A Besetting Sin
A reader asks for a definition of “besetting sin.”
What … is a “besetting sin?” Are there different types of sin, or is sin an inclusive? What is sin anyway? Does it have anything to do with missing the bull’s eye?
Theologically speaking, sin is a transgression of divine law and an offense against God. For the nonbeliever, sin can be a violation of a moral principle, or merely a violation of some standard of taste or propriety.
Hester and Dimmesdale committed a sin that did not intentionally hurt anyone but their own souls,
Nicolas Sarkozy has committed the sin of voluntarism
THE 1913 Natives Land Act is considered by many people to be SA’s original political sin
The verb of which besetting is the participle form means “to surround with hostile intent; to set upon, attack, assault on all sides.” For example,
The fox was beset by hounds.
St. Anthony was beset by demons.
Believers are beset with sin.
In the expression besetting sin, however, the word “besetting” seems to mean “chief” or “principal.” Judging from usage, a besetting sin is one to which a particular individual is particularly susceptible.
A besetting sin is one to which on account of our constitution, or circumstance or both, we are peculiarly exposed, and into which we most easily and most frequently fall.
In the life of every individual, there is a “besetting” sin that can tower like a mountain between the individual and God.
Pastor John has a good word for those who battle the besetting sin of worry.
Prodigality is nearly as much the besetting sin of youth as avarice is the besetting sin of age;
Evelyn Waugh observed: Prince of Darkness is a magnificent study of sloth—a sin which has not attracted much attention of late and which, perhaps, is the besetting sin of the age.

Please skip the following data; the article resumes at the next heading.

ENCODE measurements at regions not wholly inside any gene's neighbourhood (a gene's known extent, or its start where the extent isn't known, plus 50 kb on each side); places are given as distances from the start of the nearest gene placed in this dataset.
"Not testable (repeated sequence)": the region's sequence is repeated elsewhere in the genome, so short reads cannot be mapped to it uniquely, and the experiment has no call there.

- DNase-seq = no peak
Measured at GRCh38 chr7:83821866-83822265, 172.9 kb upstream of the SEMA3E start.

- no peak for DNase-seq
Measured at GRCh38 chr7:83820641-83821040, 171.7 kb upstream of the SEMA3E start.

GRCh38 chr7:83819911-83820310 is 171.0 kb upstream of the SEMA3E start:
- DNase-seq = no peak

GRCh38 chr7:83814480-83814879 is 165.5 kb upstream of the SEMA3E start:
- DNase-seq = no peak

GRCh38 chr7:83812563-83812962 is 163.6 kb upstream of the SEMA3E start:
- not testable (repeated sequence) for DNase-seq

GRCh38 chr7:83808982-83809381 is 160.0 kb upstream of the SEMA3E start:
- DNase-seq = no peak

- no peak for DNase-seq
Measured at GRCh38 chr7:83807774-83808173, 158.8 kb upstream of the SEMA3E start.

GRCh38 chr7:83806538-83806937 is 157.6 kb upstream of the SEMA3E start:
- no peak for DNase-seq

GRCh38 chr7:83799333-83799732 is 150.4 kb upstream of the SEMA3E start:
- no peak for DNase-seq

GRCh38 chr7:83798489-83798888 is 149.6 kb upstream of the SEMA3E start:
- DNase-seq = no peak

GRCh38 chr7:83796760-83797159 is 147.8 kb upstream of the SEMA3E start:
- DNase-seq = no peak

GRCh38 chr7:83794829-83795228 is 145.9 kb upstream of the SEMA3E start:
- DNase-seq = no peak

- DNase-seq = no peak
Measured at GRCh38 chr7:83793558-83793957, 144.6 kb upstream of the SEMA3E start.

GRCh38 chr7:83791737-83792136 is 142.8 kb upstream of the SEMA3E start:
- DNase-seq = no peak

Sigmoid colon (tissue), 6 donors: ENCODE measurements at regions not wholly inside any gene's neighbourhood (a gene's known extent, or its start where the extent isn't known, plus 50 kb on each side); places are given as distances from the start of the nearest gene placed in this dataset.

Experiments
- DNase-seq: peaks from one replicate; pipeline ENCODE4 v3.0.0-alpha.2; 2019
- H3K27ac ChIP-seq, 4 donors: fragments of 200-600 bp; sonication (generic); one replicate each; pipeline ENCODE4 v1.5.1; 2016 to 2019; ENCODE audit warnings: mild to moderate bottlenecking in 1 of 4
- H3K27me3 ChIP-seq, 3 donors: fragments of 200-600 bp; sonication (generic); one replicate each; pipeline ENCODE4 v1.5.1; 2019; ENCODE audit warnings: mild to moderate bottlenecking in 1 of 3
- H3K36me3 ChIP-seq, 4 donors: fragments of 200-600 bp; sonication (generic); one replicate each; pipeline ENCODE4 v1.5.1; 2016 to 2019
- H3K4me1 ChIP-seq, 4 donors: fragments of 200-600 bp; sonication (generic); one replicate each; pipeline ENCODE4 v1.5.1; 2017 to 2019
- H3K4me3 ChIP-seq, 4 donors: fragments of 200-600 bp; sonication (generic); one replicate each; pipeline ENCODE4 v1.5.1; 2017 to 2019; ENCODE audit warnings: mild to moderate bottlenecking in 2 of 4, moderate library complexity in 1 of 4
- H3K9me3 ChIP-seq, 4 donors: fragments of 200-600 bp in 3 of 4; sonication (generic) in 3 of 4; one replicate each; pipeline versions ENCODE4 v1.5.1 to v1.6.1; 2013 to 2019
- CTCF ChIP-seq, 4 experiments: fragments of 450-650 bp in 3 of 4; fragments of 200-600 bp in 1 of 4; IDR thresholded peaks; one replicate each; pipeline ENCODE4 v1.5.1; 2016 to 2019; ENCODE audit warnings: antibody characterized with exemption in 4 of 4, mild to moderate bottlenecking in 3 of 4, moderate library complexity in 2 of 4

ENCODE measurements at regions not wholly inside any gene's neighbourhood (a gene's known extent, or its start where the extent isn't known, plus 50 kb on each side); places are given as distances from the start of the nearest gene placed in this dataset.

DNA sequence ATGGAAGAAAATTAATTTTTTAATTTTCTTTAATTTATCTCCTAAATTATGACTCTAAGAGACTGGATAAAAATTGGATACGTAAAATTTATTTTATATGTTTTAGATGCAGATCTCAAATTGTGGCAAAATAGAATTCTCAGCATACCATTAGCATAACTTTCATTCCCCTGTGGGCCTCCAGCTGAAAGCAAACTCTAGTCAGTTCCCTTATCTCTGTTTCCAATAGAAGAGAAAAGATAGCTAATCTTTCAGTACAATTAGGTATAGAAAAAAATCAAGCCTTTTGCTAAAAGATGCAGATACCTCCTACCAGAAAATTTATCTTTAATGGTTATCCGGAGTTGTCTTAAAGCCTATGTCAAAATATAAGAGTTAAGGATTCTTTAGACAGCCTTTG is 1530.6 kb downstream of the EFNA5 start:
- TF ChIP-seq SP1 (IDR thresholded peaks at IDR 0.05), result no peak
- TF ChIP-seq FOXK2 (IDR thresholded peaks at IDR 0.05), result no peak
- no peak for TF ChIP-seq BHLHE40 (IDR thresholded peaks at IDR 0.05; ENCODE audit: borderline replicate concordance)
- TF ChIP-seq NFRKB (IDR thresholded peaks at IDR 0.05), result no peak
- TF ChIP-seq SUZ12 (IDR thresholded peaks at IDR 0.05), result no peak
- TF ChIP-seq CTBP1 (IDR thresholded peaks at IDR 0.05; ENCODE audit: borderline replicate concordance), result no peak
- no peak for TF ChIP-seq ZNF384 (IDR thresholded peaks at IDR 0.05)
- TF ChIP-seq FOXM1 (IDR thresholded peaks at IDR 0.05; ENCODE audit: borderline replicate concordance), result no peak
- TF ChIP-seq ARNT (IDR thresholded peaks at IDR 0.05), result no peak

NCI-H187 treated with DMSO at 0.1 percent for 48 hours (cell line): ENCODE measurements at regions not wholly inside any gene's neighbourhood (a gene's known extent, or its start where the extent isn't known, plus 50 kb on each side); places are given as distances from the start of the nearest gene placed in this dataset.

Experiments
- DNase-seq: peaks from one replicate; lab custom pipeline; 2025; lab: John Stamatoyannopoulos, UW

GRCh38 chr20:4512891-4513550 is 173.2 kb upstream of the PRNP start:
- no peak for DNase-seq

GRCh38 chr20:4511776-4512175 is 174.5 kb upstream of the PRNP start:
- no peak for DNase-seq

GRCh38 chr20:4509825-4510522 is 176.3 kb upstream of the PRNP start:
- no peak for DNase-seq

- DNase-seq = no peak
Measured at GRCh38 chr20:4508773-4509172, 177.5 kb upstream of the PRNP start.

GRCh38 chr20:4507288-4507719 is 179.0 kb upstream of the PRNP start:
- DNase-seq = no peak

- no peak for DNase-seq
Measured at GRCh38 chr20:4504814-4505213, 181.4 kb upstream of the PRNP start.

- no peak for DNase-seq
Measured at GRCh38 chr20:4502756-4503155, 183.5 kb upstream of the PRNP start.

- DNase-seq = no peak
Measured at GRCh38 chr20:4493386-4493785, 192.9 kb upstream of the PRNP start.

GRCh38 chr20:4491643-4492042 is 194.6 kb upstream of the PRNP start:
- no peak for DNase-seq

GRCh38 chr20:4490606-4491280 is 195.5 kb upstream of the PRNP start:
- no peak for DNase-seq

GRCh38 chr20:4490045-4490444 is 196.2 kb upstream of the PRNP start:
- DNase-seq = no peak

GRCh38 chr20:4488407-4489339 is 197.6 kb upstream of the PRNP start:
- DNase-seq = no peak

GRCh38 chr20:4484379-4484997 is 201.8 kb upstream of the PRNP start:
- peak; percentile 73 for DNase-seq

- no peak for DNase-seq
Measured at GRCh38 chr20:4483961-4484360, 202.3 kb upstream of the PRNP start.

Tolerating intolerance is still this country’s besetting sin
The expression besetting sin derives from a verse in the New Testament:
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Wherefore seeing we also are compassed about with so great a cloud of witnesses, let us lay aside every weight, and the sin which doth so easily beset us, and let us run with patience the race that is set before us… –Hebrews 12:1 KJV
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7 Responses to “A Besetting Sin”
watch this one rule out! well as far as relgion goes, satin rules, and gods accursed. don’t let those old hagfags drive you up a wall. I prefer the cunning and coy and playful palling around of Lucifer. so beset this, there is no such thing as sin! smoke it out of pot, grassy this and grassy that…….hahahaha yea doan ya wish you were on my brew!
I agree completely with Julie’s post. Satan certainly will and does “attack” and “surround with hostile intent.”
Also, I’m so glad for the quotation of Hebrews 12:1. It’s one of my favorite verses. The writer’s use of “beset” in that verse also fits with the definition “surround with hostile intent.” Often we fall to sin when we feel completely surrounded by its temptation and can see no way out of it.
After defining “besetting” as “surrounding with hostile intent, [etc.]” you proceed to offer a different “seems to mean” definition of a besetting sin. I would argue that the original definition is perfectly applicable in a theological context. The concept is that Satan, knowing the weaknesses of individuals, besets each one with the particular temptation designed to lure him or her into sin. According to biblical Christianity, this is a deliberate and hostile intent.
I’ve never run across the expression ‘besetting sin’. Thanks for explaining it so well; it’s an interesting concept.
Hey, isn’t it a shame to call the tree-dwelling mammal a ‘sloth’? After all, we don’t call the peacock the ‘pride’, or the pack-rat the ‘greed’…
Notwithstanding the religious context, I find the word “non-believer” jarring (from a philosophical preservative). Non-believer in sophistries? Everyone is a non-believer in one thing or another. … Is it just me? Have I just committed a sin?
I have never heard that expression and therefore would recommend writers of our era, to not use it or sparingly use it. I think it may belong more in a historical document or historical romance novel then in our times.
As always when in doubt just leave it out.
You forgot to mention that the word “sin” does originate from archery. “Mark” is hitting the bull’s eye, “sin” is hitting anywhere outside the bull’s eye. In Judeo-Christian terms, to “sin” is to miss the bull’s eye of God’s will.